Heroes, August 2, 1981

May 2021

By Erma Bombeck


Ironically, the two events happened within a day of one another. On the first Saturday of last month, a 22-year-old U. S. tennis player hoisted a silver bowl over his head at Center Court at Wimbledon.

The day before, five blind mountain climbers, a man with an artificial leg, an epileptic and two deaf adventurers stood atop the snow capped summit of Mount Rainier.

It was a noisy victory for the tennis player, who shared it with thousands of fans, some of whom had slept on the sidewalks outside the club for six nights waiting for standing-room-only tickets.

It was a quiet victory for the climbers, who led their own cheering, punctuated by a shout from one of them that echoed on the winds: “There’s one for the epileptics!”

The controversy that surrounded the tennis player’s frequent outbursts of temper was justified by pressure, “It’s not easy when it’s a one-on-one situation. You have to prove yourself.”

One man who climbed the mountain took 20 minutes to tie his own shoe. There was a lot of rhetoric exchange at Wimbledon regarding “bad calls.”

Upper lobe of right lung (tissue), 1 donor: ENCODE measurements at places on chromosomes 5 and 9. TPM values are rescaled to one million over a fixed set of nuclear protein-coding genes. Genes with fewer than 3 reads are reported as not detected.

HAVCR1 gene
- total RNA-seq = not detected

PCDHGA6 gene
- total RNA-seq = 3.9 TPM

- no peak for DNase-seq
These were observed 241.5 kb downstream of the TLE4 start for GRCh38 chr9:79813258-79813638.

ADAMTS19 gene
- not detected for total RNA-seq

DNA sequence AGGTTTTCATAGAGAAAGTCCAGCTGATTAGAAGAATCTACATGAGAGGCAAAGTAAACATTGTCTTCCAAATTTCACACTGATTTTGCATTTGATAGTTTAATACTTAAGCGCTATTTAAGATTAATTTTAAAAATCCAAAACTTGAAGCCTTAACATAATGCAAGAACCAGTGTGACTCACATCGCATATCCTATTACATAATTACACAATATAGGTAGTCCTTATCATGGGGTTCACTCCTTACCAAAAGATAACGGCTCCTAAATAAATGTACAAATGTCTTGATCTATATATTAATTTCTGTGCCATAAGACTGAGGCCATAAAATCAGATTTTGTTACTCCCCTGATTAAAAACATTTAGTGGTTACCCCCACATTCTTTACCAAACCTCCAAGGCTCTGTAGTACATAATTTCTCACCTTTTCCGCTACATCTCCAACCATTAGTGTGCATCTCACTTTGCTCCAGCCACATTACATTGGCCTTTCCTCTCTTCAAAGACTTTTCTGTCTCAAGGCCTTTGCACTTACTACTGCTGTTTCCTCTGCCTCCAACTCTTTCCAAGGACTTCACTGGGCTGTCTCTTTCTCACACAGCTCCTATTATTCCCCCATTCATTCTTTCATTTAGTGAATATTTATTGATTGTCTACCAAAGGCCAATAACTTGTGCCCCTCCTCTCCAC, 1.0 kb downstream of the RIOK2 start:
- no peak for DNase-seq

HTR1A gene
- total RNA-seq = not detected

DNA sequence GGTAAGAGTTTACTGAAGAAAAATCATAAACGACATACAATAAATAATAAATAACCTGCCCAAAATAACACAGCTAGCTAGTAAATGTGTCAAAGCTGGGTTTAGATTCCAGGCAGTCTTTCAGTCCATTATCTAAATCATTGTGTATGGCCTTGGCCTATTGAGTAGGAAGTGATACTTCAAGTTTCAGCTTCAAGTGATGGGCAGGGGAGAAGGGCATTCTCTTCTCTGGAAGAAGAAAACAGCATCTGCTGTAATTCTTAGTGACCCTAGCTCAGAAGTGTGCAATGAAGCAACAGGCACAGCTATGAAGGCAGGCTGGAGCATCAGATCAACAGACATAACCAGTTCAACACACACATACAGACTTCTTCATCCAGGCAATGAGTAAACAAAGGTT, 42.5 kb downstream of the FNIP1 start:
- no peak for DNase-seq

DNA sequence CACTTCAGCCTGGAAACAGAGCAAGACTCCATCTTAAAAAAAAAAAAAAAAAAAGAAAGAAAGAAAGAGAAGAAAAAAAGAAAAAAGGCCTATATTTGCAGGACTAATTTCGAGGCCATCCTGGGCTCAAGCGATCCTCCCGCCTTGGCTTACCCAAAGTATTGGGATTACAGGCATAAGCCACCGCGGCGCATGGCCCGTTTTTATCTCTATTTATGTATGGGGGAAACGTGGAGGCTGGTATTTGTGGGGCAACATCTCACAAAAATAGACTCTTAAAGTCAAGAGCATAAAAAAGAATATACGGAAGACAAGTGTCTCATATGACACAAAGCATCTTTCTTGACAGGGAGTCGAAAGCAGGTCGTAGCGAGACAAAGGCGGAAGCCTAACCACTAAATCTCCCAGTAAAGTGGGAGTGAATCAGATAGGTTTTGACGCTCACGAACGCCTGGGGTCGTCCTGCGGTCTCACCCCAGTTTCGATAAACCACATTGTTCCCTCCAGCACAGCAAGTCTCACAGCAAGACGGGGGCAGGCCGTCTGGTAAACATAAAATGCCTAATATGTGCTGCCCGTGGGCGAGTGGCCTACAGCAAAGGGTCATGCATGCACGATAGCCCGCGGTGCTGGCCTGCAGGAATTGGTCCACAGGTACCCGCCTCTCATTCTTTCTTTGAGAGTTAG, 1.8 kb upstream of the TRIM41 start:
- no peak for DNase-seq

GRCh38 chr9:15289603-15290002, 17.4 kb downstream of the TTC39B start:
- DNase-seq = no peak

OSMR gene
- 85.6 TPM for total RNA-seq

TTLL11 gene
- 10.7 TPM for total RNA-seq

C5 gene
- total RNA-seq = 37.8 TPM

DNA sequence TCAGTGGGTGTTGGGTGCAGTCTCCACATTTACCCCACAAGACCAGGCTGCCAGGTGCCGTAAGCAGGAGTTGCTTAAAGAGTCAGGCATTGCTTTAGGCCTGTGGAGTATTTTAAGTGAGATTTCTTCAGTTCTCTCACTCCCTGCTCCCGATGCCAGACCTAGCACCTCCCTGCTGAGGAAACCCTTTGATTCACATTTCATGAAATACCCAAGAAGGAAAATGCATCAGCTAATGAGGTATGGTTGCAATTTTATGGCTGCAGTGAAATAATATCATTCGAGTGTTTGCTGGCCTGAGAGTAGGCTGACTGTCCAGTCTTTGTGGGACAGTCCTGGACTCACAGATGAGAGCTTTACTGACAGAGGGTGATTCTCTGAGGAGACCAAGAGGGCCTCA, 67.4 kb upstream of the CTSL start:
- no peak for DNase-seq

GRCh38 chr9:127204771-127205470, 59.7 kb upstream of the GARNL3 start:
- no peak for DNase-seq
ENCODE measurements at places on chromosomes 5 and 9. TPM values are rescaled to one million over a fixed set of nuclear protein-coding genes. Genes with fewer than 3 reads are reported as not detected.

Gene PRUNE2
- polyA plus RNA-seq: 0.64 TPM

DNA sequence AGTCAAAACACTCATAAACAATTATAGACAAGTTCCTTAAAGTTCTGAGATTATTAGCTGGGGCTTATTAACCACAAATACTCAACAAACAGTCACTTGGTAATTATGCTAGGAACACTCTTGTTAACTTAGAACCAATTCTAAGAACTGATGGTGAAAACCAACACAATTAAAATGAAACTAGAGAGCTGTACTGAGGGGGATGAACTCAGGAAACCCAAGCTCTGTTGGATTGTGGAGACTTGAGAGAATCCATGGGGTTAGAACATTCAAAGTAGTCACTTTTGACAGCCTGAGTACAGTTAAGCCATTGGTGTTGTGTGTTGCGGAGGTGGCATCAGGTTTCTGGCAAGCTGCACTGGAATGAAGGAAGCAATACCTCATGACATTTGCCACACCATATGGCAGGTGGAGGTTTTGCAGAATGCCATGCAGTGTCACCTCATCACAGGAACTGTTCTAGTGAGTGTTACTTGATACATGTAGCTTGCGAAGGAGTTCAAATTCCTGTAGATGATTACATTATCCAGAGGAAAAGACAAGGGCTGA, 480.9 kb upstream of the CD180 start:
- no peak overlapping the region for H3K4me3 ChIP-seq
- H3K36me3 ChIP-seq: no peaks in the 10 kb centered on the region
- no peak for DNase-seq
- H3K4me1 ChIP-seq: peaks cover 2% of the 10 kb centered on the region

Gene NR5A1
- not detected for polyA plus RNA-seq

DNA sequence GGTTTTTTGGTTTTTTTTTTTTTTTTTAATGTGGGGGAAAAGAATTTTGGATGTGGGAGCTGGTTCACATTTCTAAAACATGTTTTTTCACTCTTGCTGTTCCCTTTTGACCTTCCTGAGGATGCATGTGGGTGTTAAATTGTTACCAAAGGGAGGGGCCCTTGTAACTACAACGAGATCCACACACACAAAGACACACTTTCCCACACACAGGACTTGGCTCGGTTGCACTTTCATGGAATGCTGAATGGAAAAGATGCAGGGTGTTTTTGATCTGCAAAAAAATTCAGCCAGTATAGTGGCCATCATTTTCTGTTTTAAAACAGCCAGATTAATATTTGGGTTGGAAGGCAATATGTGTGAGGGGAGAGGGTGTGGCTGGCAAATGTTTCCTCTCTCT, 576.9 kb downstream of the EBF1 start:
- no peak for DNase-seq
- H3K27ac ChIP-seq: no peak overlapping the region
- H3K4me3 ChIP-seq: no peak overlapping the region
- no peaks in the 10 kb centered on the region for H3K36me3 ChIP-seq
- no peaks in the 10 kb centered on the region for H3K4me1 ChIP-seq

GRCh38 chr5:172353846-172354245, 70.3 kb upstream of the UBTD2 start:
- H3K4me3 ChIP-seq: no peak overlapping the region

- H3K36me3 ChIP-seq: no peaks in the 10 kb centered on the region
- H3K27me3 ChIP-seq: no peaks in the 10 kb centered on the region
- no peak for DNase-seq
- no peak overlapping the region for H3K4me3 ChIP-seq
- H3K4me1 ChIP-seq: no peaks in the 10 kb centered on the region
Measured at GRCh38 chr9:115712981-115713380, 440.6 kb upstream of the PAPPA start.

At Mount Rainier, they learned to live with life’s bad calls a long time ago. The first man to reach the mountaintop tore up his artificial leg to get there.

Somehow, I see a parallel here that all Americans are going to have to come to grips with. In our search for heroes, we often lose our perspective.

We applaud beauty pageant winners; we ignore the woman without arms who paints pictures with a brush in her teeth. We extol the courage of a man who will sail over 10 cars on a motorcycle; we give no thought (or parking place) to the man who threads his way through life in a world of darkness or silence.

The care and feeding of heroes is solely in the hands of the public. Not all winners are heroes. Not all people with disabilities are heroes. “Hero” is a term that should be awarded to those who, given a set of circumstances, react with courage, dignity, decency and compassion – people who make us feel better for having seen or touched them.

I think the crowds went to the wrong summit and cheered the wrong champion.


Youth fades; love droops; the leaves of friendship fall; A mother’s secret hope outlives them all.